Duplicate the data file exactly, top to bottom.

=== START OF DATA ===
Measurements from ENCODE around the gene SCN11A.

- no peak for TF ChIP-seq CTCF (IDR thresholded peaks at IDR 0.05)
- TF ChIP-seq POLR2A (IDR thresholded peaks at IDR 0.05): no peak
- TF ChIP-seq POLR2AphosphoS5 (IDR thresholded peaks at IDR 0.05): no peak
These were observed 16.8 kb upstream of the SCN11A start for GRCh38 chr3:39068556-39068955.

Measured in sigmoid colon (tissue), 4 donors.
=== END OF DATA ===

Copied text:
Measurements from ENCODE around the gene SCN11A.

- no peak for TF ChIP-seq CTCF (IDR thresholded peaks at IDR 0.05)
- TF ChIP-seq POLR2A (IDR thresholded peaks at IDR 0.05): no peak
- TF ChIP-seq POLR2AphosphoS5 (IDR thresholded peaks at IDR 0.05): no peak
These were observed 16.8 kb upstream of the SCN11A start for GRCh38 chr3:39068556-39068955.

Measured in sigmoid colon (tissue), 4 donors.